Last weekend found Kenner Sims registering rafts and rafters for the 2014 Mighty Muskingum River Raft Regatta at Marietta's Indian Acres Park. Later in the week the 33-year-old from Amesville was working on developing a new local watershed monitoring group in the Friends of the Lower Muskingum Watershed's recently-opened McConnelsville office.
As an Americorps-Vista volunteer, Sims is putting his education in fish and wildlife conservation to good use on behalf of the Friends of the Lower Muskingum group.
"From our very beginning Americorps and Vista volunteers have been at the root of how we're able to function," said Jesse Daubert, watershed coordinator for Friends of the Lower Muskingum.
He noted former watershed coordinator Kristyn Robinson started as an Americorps-Vista volunteer, as was Daubert himself.
"It's a great program for people just graduating from college to gain a lot of experience in a variety of fields," Daubert said. "And we're really blessed to have Kenner at our new McConnelsville office."
Sims said the experience is rewarding.
- Age: 33.
- Residence: Amesville.
Volunteer organization: Friends of the Lower Muskingum River as a Washington Water Solutions Americorps-Vista volunteer.
Question: How did you become involved with Americorps-Vista?
Answer: I was on a local list of volunteers and received a random job email about an Americorps-Vista position from Jesse Daubert who was in need of someone to work with the Friends of the Lower Muskingum Watershed group. Washington Water Solutions provides the funding for my service, which is a one-year program with a very small stipend to help cover living costs. And at the end of the year the program provides some assistance with my college loan.
Q: So basically you're working for the watershed group with little to no monetary compensation?
A: Yes, but this is a great stepping stone to a job in my field. I'm getting a lot of valuable experience, and it's good for your resume. When they see you've spent a year working 40 hours a week as a volunteer, employers know you're pretty dedicated.
Q: How did you become interested in watershed management?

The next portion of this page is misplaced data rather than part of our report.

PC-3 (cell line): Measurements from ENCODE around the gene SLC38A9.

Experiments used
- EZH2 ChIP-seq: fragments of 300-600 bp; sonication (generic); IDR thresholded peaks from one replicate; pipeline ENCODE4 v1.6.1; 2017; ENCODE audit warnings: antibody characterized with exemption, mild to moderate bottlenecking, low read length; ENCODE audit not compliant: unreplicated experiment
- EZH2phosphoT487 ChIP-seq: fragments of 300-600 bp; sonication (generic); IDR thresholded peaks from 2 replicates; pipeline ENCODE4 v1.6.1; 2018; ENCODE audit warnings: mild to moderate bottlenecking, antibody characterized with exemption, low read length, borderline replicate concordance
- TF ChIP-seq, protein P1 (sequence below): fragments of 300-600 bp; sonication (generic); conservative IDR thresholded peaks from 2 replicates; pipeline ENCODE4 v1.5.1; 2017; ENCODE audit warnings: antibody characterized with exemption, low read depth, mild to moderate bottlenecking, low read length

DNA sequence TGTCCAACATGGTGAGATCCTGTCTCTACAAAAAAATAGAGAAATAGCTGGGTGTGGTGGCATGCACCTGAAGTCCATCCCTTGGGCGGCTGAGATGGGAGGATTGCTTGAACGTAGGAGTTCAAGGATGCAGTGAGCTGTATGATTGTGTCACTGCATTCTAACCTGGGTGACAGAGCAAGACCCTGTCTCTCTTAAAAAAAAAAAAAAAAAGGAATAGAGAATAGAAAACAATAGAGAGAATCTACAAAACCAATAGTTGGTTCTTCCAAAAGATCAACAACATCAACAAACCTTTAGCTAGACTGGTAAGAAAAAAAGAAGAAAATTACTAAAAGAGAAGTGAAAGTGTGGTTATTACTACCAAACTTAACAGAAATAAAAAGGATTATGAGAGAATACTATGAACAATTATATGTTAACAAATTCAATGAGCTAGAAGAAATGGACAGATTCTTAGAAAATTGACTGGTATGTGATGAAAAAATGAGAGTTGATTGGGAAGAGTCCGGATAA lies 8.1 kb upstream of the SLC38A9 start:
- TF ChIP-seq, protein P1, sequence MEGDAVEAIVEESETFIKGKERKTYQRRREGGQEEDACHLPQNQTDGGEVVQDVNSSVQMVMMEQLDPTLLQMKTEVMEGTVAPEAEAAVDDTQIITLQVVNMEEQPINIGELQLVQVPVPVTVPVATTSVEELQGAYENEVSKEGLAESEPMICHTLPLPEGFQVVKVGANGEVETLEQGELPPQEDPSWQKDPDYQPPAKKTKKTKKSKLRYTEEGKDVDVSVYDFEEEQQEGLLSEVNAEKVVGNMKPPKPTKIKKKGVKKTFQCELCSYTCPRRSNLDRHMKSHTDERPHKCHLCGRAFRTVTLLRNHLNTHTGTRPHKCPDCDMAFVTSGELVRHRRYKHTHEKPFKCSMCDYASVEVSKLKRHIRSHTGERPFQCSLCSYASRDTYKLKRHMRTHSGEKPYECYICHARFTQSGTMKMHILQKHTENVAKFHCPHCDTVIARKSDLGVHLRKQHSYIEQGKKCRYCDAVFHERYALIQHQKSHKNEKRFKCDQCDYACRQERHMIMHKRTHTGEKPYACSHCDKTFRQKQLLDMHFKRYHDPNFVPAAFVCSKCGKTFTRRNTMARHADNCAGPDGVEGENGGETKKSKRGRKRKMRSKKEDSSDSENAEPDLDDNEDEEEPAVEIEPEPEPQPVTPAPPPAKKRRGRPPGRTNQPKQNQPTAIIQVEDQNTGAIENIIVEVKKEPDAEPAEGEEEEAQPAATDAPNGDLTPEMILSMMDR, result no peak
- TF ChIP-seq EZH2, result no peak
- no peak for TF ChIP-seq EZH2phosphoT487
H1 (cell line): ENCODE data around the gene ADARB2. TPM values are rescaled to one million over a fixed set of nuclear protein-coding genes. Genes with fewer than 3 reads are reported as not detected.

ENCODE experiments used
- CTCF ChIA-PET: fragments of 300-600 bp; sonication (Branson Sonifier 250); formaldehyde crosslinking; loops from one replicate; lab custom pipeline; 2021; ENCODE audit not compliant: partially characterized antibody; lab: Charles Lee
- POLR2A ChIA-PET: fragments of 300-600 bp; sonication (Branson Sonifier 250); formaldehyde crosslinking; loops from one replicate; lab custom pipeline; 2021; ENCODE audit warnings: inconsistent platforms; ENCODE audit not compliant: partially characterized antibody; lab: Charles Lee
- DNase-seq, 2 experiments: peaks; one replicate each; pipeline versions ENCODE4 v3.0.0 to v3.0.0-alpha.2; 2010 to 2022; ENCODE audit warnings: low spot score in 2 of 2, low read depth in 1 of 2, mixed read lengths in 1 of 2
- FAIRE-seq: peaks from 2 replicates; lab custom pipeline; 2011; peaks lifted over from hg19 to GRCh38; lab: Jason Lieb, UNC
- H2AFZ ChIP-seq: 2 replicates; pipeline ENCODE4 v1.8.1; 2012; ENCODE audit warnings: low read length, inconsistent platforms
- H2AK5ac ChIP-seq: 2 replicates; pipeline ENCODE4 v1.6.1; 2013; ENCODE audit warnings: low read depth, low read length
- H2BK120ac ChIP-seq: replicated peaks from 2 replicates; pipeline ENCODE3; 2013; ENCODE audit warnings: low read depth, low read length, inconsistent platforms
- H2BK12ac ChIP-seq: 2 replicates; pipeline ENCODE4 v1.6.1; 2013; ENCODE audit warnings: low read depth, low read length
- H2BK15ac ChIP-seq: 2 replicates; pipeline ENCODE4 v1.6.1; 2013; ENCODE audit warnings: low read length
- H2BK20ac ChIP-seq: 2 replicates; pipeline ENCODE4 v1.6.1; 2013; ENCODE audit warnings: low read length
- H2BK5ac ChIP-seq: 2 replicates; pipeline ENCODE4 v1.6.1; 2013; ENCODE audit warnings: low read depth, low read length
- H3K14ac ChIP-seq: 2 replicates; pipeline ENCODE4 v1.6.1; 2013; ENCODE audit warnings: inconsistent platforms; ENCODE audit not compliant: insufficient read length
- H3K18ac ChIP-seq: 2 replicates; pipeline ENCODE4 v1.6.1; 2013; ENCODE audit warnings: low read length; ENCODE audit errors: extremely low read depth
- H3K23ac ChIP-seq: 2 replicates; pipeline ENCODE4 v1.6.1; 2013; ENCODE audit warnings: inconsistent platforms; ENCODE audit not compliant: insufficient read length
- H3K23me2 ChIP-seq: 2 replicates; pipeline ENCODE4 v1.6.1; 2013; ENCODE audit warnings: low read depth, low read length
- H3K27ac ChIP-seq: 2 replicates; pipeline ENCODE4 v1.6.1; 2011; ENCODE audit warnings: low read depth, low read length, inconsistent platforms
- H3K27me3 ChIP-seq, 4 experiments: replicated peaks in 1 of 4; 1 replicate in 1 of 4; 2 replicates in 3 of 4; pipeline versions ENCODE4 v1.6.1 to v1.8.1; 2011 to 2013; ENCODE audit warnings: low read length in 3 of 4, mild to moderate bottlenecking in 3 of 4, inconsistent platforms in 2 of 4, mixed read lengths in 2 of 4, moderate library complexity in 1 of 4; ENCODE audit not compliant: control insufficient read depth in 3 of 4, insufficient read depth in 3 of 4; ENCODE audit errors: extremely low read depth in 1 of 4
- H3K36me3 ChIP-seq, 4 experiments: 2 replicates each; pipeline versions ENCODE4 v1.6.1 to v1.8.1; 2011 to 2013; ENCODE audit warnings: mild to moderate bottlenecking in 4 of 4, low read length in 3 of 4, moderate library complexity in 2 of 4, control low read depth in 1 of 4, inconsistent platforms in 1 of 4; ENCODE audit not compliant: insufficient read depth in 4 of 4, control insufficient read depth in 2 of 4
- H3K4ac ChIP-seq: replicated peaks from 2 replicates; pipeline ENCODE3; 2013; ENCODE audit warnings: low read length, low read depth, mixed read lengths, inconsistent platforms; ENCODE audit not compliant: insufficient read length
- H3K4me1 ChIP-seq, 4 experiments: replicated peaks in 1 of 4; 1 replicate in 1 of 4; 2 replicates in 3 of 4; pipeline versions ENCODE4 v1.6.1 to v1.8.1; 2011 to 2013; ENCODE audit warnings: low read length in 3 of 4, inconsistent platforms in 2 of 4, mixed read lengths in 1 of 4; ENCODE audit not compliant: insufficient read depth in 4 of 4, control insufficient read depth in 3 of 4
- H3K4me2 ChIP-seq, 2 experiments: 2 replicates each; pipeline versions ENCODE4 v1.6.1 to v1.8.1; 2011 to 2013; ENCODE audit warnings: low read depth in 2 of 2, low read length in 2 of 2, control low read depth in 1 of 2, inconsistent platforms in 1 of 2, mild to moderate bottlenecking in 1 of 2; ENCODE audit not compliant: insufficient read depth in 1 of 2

A: When I started school at Hocking College I earned an associate degree in fisheries and conservation. But then I did an internship with the Raccoon Creek Watershed group and found I really enjoyed working with watershed preservation. And I just finished my bachelor's degree in fish and wildlife conservation management.
Q: What are you doing as a volunteer with the Friends of the Lower Muskingum Watershed?
A: Right now I'm laying out the groundwork for a project on Mans Fork and Meigs Creek in this end of the watershed, including establishing a team of volunteers to do sampling for chemicals and aquatic life in those streams. I also did a two-week environmental program at the Hervida 4-H Camp called "In the Creek," teaching kids about stream life, pollution, and how certain species of insects can help indicate good stream conditions. I've also applied to the Ohio Environmental Education Fund to hopefully get some monies for more educational programs in the future.
Q: You also help with fundraising for the watershed group?
A: There's not a lot of money available to fund watershed work, so it takes a lot of fundraisers like the Raft Regatta to support the effort. I'm currently trying to put together a trail riding fundraising event in the Caldwell area called "The Ride for the River Challenge." Participants will ride about 50 miles on paved and gravel roads on property owned by American Electric Power. October 25 will be the date, but we're still in the early stages of planning.
Q: Would you encourage others to become involved with Americorps-Vista?
A: Definitely. You can apply for a whole realm of available positions. Or you can indicate an area of interest and they will help pick a position that's suitable. Anyone who has an interest in volunteering should check it out.
Sam Shawver conducted this interview.